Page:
Content is a Powerful Business Development Tool, If You Make Time for It  10/28/2021


I love seeing my industry friends hit the ground running with content, posting a steady stream of videos, blogs, photos and quick blurbs that deliver value. But then, just as it seems they are getting into a groove, the content flow abruptly stops. They just disappear from social media. Fall off the face of the Earth.

The No. 1 reason for this, they tell me, is that they got too busy. Their time became taken up with a project, or meetings, or too many conference calls. And as many of them are small business owners with little or no marketing resources, they just didn't have the time to create and post regularly.

What it really comes down to is the fact that many small businesses are not viewing content as the business development tool that it is. Instead, they see it as an add-on, a "nice-to-have," something to be done on that side in their spare time. But when does an entrepreneur ever has spare time? 

And so because of this, like all nice-to-have things, when times get busy, their content efforts are dropped.

But content doesn't work that way. Its benefits come from the frequency and consistency in which you deliver value to your audience. There is so much out there online vying for people's attention, that unless you are putting out content on a regular basis, you won't be top-of-mind with potential customers when they have a need for your product or service. 

Of course, no one would expect a busy entrepreneur to focus on content all day long. I can’t even do that and “content” is in my job title! But in order to make content work for you, you have to put a little dedicated time into it and post consistently.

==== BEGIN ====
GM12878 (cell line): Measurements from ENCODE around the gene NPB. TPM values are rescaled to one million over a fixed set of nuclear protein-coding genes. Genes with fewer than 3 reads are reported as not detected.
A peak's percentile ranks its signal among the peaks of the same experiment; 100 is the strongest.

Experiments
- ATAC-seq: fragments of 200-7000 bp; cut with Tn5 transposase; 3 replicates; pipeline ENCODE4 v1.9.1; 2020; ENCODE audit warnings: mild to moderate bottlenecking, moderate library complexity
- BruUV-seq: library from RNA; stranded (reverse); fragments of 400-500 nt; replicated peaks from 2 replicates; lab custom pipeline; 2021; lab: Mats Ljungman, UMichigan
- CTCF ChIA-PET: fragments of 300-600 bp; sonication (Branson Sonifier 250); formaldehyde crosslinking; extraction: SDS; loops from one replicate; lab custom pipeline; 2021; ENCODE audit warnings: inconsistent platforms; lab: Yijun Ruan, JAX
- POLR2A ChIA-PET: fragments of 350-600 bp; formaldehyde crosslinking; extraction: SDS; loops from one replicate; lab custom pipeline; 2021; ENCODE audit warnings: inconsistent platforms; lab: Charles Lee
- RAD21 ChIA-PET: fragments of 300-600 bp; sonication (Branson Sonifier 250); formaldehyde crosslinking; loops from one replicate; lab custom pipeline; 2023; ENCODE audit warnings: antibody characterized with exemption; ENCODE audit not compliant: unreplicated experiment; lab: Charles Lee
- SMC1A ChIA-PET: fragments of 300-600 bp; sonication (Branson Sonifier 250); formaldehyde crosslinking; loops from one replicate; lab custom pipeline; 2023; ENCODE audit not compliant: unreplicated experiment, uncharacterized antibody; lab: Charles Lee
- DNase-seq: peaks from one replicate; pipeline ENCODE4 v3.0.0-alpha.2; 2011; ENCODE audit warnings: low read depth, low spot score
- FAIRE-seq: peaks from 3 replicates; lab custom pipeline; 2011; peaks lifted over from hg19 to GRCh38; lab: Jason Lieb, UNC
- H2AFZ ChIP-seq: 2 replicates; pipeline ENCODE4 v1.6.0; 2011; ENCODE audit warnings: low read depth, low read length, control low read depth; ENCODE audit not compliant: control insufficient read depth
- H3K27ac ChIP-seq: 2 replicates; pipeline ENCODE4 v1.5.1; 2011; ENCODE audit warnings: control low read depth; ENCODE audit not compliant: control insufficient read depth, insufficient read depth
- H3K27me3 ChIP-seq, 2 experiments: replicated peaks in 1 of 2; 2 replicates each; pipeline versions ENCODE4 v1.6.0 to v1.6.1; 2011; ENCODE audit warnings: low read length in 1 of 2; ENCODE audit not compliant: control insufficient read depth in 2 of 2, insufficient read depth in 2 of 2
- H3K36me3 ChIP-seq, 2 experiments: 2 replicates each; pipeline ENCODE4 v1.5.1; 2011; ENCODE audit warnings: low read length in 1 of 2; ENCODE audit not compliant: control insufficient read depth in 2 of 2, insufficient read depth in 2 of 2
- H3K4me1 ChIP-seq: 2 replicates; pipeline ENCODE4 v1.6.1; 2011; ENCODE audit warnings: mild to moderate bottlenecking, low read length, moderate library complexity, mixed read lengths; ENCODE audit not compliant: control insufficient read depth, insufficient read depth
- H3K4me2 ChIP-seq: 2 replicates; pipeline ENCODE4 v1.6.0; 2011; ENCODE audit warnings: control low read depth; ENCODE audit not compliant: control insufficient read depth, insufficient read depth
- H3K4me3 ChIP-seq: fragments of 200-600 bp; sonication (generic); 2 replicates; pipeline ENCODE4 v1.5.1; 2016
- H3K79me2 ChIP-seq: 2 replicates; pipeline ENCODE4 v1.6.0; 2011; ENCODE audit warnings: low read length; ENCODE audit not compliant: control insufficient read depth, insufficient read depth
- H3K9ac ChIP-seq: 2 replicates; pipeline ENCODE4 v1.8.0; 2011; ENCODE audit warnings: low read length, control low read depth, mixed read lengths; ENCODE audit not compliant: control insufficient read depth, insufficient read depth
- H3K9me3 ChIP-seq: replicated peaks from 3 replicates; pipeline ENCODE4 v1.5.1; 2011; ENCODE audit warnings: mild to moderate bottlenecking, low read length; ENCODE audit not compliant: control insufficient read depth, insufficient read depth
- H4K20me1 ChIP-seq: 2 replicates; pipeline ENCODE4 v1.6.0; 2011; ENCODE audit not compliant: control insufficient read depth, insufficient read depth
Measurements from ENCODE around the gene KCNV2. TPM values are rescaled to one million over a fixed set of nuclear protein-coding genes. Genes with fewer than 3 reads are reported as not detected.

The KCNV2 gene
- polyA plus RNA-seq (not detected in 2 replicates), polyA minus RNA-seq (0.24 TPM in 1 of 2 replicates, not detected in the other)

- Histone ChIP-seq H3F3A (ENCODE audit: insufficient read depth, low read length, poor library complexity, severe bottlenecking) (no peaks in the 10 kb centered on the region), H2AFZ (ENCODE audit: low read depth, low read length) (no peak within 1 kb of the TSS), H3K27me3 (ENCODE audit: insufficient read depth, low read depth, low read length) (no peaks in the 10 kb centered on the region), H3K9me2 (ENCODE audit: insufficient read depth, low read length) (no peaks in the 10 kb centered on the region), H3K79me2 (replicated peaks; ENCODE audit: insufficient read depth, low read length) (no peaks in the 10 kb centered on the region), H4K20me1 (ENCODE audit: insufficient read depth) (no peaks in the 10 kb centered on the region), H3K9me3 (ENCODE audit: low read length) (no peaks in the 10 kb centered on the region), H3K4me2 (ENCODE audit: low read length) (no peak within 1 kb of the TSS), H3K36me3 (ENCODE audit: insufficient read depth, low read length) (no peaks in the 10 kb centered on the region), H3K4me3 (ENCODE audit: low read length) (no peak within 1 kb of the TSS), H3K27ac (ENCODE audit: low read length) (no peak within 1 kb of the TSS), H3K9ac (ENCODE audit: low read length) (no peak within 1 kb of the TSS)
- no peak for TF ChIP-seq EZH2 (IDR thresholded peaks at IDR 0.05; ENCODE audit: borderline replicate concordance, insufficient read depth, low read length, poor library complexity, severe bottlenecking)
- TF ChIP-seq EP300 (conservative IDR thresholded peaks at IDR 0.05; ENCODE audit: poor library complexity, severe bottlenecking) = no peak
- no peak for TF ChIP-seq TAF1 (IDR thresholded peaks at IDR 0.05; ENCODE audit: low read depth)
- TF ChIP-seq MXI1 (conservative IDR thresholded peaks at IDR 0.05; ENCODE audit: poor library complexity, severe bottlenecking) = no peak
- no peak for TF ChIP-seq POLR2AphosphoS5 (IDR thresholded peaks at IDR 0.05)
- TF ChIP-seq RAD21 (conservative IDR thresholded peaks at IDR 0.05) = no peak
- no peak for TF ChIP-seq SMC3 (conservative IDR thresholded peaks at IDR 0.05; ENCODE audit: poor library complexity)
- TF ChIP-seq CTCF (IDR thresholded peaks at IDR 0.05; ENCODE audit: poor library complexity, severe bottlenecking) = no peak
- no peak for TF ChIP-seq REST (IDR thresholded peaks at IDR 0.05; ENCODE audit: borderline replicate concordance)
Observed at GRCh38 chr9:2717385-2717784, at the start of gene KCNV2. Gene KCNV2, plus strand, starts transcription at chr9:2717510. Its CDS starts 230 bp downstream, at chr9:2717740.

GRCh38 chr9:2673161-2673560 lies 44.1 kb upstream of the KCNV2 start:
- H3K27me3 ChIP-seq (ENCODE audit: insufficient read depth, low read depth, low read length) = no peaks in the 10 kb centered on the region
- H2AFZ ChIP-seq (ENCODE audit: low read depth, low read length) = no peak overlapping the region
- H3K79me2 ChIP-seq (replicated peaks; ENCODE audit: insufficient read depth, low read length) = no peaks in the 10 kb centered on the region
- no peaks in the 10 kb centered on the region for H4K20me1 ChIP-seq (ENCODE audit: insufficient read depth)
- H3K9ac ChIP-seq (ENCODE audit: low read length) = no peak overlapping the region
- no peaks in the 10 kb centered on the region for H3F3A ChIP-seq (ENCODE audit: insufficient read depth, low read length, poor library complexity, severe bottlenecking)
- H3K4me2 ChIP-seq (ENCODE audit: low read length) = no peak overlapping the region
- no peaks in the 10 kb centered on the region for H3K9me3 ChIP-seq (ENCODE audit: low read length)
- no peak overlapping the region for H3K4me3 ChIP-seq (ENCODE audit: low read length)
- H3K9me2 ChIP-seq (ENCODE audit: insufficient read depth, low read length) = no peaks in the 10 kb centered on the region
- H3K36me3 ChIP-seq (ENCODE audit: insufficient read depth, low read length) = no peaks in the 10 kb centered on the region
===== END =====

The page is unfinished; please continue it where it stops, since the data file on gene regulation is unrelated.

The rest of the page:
An Extension of Business Development

The key is to start viewing your content as an extension of your business development efforts, and schedule your "content time" as you would schedule any sales call or meeting. Because, when you think about it, content really is part of your business development, and the best part about consistent posting is that your content, once it's posted, continues to work for you while your tending to your other tasks – and even while you are sleeping!

There are three things you must consider when embarking on a content strategy:

  • Content type: First, you have to determine what type of content works best for you, based on your skills, time available, and willingness to get your face in front of the camera. There are so many different types of content you can post that everyone should be able to find a sweet spot that's right for them. Videos are among the most consumed content out there, but if you are shy, or if you like to write, you can focus on blogs. Does your business lend itself to visual representation? Maybe regular image posts will work for you. Or you can focus on podcasts if you prefer to keep your face behind-the scenes. There are so many types of content that can deliver value to your target audience; they key is finding what works best for you.